A boy paralyzed from the sternum down after stealing a 40-ton earthmover and leading police officers on a 12-mile chase was placed on 1 year of probation Thursday.
Duncan Dresner, 15, and his mother were also ordered to pay $10,000 in restitution to Tucson Electric Power and nearly $5,200 to the Ashton Co..
The boy will be supervised by probation officers in Albuquerque, where he has moved.
Juvenile Court Judge Jane Eikleberry sentenced the boy after four of the officers spoke at length about the tremendous emotional impact the incident continues to have on them and their families.
"It was truly by the grace of God that no one was killed that night," said Officer Charles Pickard.
According to authorities, Dresner stole the earthmover from a construction site near East River Road and North Dodge Boulevard on June 2, 2005, and drove it across the city while running red lights, swerving from lane to lane and ignoring police commands. The boy also struck a utility pole, knocking out electricity in the area.
Police reports say officers stood in front of the earthmover with their guns drawn as the vehicle reversed direction in the 800 block of North Camino de Oeste, near West Speedway, and started moving toward a group of officers who had been following Dresner. The officers fired at Dresner, severing his spinal cord and rendering him a paraplegic.
Dresner pleaded guilty June 8 to six counts of endangerment involving a substantial risk of imminent death, one count of unlawful use of means of transportation and two counts of criminal damage.
In making her decision not to incarcerate Dresner, the judge said it's clear he isn't a threat to society given his medical condition, and his medical needs would cause an undue burden to the state.
Prosecutor James Coughlin urged Eikleberry to place Dresner on probation, but also stressed the need for him to pay restitution and write letters of apology to the officers and the citizens of Pima County. The prosecutor also asked that the boy be ordered to write an essay on responsibility so it could be published, possibly in a local newspaper.
The 46-foot-long earthmover, with tires over 7 feet tall, could easily have crushed anyone or anything in its path but for the "heroic efforts" of the police officers, Coughlin said.
Pickard and Officers Brian Knight and Brandon Angulo and Detective Mike McGuire took turns describing their fear that night, why they took the actions they did, and the aftermath.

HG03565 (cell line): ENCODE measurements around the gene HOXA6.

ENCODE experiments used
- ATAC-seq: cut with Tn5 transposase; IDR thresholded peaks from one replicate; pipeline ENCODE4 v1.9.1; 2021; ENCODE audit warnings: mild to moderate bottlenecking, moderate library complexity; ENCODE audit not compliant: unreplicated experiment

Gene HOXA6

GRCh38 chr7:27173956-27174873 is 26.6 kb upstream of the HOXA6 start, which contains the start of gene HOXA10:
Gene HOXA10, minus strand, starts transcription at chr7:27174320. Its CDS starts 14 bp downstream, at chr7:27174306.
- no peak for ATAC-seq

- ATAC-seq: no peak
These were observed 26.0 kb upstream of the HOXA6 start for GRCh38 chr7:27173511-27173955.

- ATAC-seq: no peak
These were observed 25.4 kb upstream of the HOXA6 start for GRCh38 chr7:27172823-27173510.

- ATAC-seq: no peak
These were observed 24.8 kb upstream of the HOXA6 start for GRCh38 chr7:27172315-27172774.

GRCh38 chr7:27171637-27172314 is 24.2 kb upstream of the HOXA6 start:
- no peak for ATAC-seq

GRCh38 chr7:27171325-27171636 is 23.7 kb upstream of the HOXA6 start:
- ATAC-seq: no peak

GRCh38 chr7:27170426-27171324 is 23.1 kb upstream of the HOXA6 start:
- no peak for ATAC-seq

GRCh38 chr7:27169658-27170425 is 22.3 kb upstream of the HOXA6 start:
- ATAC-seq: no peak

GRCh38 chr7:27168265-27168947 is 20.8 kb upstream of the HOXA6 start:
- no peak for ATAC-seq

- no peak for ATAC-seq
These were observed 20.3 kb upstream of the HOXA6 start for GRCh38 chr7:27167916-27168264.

Angulo expressed his irritation with people who remain critical of the officers, calling them "ignorant" and "unrealistic."
"They've never had seconds to react to a situation," he said.
The officer said not a day goes by when he doesn't relive the incident or have his wife ask him to find a different occupation.
Angulo also assured the boy's attorneys that despite their trying to "line their pockets" by suing the city, "We'll continue to show you the same courtesy and professionalism" as the rest of the citizens of Tucson.
Pickard said Dresner had complete control over the earthmover and could clearly hear his commands to stop.
Knight said it was time for Dresner to take responsibility for the "temper tantrum" that put so many lives in danger, and said he hopes Dresner and his parents aren't rewarded for the boy's breaking the law.
McGuire said people seemed to have forgotten that the officers who shot Dresner put themselves at risk by jumping on the moving machine to save his life.
Defense attorney Greg Kuy-kendall persuaded Eikleberry not to force Dresner to write the apology letters or the essay, saying they would be used against him during his civil lawsuit.
He argued against placing the boy on supervised probation, noting he is hardly a risk since his spine is deteriorating and he is facing a 12-hour surgery at the end of the month.
Kuykendall said the boy never intended to hurt anyone. He had just argued with his mother about moving and made a mistake, he said.
"This was an immature and disturbed young boy who did something extraordinarily stupid," Kuykendall said. "Good Lord, he's in a wheelchair for the rest of his life and he's deteriorating as we speak."
Dresner and his mother, Margo Dresner, who weren't at the hearing but listened by phone, turned down the judge's invitation to speak.
The judge expressed concern that Dresner hasn't shown any remorse and ordered him to undergo whatever counseling his probation officers requires.